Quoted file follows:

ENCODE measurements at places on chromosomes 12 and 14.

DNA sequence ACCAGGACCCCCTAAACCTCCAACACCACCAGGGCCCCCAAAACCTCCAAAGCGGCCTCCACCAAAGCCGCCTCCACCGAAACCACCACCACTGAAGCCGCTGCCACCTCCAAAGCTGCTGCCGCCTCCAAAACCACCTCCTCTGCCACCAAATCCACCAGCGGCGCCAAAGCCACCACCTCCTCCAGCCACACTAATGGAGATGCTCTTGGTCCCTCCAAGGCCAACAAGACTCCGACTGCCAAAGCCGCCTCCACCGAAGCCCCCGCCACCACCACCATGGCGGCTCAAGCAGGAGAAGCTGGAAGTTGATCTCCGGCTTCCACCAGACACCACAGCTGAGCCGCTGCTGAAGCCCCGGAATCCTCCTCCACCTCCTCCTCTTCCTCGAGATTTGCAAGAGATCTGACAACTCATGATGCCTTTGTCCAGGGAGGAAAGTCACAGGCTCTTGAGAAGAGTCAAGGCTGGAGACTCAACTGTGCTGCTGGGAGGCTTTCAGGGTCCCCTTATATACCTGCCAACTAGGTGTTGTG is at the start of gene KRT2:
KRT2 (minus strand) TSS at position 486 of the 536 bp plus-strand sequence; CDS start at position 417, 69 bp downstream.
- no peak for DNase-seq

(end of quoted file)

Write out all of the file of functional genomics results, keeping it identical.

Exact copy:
ENCODE measurements at places on chromosomes 12 and 14.

DNA sequence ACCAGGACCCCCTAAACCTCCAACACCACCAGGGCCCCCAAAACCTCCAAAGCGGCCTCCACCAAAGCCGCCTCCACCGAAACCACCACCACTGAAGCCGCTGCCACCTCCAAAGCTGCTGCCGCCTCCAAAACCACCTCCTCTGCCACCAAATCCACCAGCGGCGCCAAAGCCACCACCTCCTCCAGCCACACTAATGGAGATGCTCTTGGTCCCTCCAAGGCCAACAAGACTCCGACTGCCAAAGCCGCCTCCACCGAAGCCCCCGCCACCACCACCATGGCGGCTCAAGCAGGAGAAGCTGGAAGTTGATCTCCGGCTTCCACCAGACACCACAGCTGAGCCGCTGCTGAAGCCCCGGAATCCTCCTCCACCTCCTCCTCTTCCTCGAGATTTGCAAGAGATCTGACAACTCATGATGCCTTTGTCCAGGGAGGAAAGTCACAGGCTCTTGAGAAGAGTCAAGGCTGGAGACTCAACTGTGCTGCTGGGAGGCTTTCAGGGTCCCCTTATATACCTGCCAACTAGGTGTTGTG is at the start of gene KRT2:
KRT2 (minus strand) TSS at position 486 of the 536 bp plus-strand sequence; CDS start at position 417, 69 bp downstream.
- no peak for DNase-seq